Thorny road to Copenhagen

Thorny road to Copenhagen

Call it a quirk of fate, but when the world meets at Copenhagen, 35 days from now, to decide on the Earth’s climatic future, India will rely on its former arch rival in the east – Red China – to stay on course the path of economic development without jeopardising the planet’s future.

The battlelines have been drawn. While the developed world wants emission cuts from the emerging economies, India and China are all set for a bitter fight against the rich nations to rightfully claim their carbon space under the Sun.

But why are countries on the warpath, in the first place?
There is an established scientific view that increase in global temperature above pre-industrial levels (19th century) should not exceed two degrees Celsius.
Crossing the threshold will turn the consequences of climate change from “dangerous” to “catastrophic’, says Sunita Narain, who heads the Centre for Science and Environment in Delhi.

Once the world accepts a cap on temperature rise, it automatically implies limiting the carbon dioxide emission. After decades of debate, 20 major economies – including India – finally accepted the 2 degrees Celius cap on the eve of G8 summit at L’Aquila in July. In 2007, the Intergovernmental Panel on Climate Change in its fourth assessment report spelt out the emission reduction targets for rich nations.

Depending on the rates of reduction, the estimated cap ranges from 450 parts per million to 650 parts per million (ppm) equivalent of carbon dioxide.
With the developing world pressing for an ambitious cut of 25-40 per cent below the 1990 level, a large number of nations are of the opinion that an all out effort has to be made not to allow the atmospheric carbon load cross the 450 ppm ceiling.
Incidentally, USA’s own targets are not that ambitious. Even assuming a 25-40 per cent cut, there is a problem. Because of the industrial revolution that took place between mid-18th to mid-19th century, a lot of carbon dioxide has been pumped into the atmosphere, which will stay there for hundreds of years.

According to the IPCC fourth assessment report, pre-industrial concentration is 275-285 ppm. Continuous industrial progress in the last 150 years led to addition of another 100 ppm carbon dioxide.

No space to grow?
According to one estimate, the carbon load stood at 383 ppm in 2007, which does not leave much carbon space for the developing world to grow.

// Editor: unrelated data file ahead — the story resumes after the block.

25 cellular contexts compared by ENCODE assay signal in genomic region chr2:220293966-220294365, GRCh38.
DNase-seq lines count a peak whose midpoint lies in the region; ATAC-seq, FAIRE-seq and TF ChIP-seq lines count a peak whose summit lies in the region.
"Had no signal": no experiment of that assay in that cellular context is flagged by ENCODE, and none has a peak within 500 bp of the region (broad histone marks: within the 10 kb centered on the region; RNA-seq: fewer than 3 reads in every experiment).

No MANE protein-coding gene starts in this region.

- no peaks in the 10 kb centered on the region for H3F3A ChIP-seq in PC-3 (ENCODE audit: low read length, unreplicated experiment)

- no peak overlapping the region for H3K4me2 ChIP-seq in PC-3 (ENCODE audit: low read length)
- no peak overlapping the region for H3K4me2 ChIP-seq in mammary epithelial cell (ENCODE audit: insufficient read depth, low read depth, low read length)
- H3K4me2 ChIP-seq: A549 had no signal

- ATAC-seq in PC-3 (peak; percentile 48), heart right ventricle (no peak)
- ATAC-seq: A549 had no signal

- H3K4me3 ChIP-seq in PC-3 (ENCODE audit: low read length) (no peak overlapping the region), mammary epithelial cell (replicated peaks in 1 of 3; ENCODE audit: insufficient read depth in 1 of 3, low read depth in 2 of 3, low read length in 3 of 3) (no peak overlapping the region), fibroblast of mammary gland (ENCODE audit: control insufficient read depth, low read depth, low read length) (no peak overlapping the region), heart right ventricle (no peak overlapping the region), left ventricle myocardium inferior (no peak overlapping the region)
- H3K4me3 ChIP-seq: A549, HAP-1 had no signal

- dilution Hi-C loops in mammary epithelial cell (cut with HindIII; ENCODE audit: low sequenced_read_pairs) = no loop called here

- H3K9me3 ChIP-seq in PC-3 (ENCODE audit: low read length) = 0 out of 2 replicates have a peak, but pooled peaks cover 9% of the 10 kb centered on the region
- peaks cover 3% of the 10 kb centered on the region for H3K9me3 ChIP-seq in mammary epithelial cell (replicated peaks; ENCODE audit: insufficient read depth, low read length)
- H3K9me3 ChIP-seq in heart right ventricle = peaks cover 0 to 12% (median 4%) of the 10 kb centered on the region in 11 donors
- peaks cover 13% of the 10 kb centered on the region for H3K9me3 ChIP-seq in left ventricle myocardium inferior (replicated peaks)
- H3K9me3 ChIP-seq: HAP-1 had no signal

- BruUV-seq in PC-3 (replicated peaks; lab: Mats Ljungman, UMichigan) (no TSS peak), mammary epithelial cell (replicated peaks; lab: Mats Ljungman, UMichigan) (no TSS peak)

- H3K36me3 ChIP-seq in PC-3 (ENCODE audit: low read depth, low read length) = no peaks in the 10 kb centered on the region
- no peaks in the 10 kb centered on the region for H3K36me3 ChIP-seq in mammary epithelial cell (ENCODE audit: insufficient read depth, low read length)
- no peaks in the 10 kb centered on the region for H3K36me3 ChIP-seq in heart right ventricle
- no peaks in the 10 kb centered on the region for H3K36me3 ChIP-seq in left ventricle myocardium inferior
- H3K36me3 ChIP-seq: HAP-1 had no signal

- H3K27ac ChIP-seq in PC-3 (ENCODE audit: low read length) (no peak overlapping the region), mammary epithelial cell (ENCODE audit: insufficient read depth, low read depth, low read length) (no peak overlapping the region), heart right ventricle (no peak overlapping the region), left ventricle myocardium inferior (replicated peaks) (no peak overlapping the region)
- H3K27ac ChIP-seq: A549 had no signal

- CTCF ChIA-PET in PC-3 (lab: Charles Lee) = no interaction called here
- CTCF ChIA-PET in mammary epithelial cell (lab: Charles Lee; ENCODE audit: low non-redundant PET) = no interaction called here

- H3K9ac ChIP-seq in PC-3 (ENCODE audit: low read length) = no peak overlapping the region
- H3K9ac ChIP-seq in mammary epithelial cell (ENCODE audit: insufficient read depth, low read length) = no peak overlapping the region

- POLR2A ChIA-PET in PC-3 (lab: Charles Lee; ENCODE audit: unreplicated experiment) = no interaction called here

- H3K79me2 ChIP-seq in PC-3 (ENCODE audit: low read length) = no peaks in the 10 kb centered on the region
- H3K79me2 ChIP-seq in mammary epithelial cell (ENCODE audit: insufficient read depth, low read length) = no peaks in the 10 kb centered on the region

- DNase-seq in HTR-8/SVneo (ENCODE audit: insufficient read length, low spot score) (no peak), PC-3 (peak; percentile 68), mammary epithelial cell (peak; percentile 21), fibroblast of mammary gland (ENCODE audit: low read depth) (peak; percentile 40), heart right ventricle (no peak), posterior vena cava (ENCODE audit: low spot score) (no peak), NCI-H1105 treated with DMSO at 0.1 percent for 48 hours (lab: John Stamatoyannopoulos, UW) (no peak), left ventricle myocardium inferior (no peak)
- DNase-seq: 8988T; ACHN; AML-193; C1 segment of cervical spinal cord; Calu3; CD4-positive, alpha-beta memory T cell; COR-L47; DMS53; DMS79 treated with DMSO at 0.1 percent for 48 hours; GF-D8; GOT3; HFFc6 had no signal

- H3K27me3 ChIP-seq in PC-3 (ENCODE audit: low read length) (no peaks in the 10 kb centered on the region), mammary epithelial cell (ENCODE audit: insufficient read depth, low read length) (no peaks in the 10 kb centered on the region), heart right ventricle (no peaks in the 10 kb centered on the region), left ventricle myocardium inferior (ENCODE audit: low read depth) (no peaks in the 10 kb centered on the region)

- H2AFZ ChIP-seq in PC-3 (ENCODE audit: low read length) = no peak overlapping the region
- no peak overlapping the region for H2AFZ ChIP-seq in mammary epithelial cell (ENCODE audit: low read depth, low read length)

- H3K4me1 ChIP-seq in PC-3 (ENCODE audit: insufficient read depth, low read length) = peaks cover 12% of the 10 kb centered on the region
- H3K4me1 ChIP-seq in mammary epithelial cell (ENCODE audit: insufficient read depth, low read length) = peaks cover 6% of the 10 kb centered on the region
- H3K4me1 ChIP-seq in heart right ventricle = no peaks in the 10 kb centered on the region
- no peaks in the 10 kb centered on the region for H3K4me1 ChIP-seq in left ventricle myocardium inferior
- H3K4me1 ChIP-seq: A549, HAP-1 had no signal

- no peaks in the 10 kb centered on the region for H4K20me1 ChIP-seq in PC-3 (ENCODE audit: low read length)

“Rich nations have already eaten up the emission space. There is huge frustration among the developing nations. What is left has to be distributed equitably,” said Yvo De Boer, the UNFCCC executive secretary who was in Delhi last month.

Emission budget  
This is where bitterness and acrimony creeps in as no country is committing for lower emission in the short term – lets say within the next 10 years – whereas they are promising much more ambitious targets by 2050.
But since long-term promises from politicians – when they will not be in power – are commonplace, climate negotiators at Copenhagen will strive for extracting definitive short term commitments.

Several proposals have been mooted for an equitable sharing of the carbon space. All have a common conclusion: industrialised nations – the rich of the world – have used up the common atmospheric resources disproportionately.
The developed world tries its best to muddy the water and bulldoze their way. India’s per capita argument has been trashed with a twisted logic, “You cannot ask for the right to pollute.”

History has been forgotten conveniently. In absolute terms, India and China are two of the world’s biggest polluters. But in per capita terms, they are way behind. At the moment, India’s per capita emission is almost 20 times less than that of the USA and 10 times less than the EU.
A recent analysis on India’s green house gas emission trend – conducted by the union environment ministry – shows even two decades from now, India’s per capita emissions would be well below the global average 25 years earlier.

Last leg
“The developed nations should promise cuts equal to, or deeper than, 40 per cent for 2020. If they are unwilling or unable to do this, the rest of the world would be discouraged from taking serious action,” said Jiahua Pan, Institute for Urban and Environmental Studies, Chinese Academy of Social Sciences.
“The road to and beyond Copenhagen will be tough, but there is no alternative,” Pan wrote in an article in October 22 issue of the journal Nature.
The last bout of negotiations will begin in Barcelona next week centring on how to mobilise the resources required for the flow of Green technologies for poor countries to adapt and mitigate the perils of climate change.
The immediate need is about $ 10 billion to set the ball rolling but in the long run (by 2030), hundreds of billions would be needed for adaptation and mitigation.
A debate is on to decide who are the really vulnerable and need the help most, while the developed nations make covert efforts to shed their responsibility. Consensus has eluded so far.
Will Copenhagen deliver? Everybody is keeping their fingers crossed.

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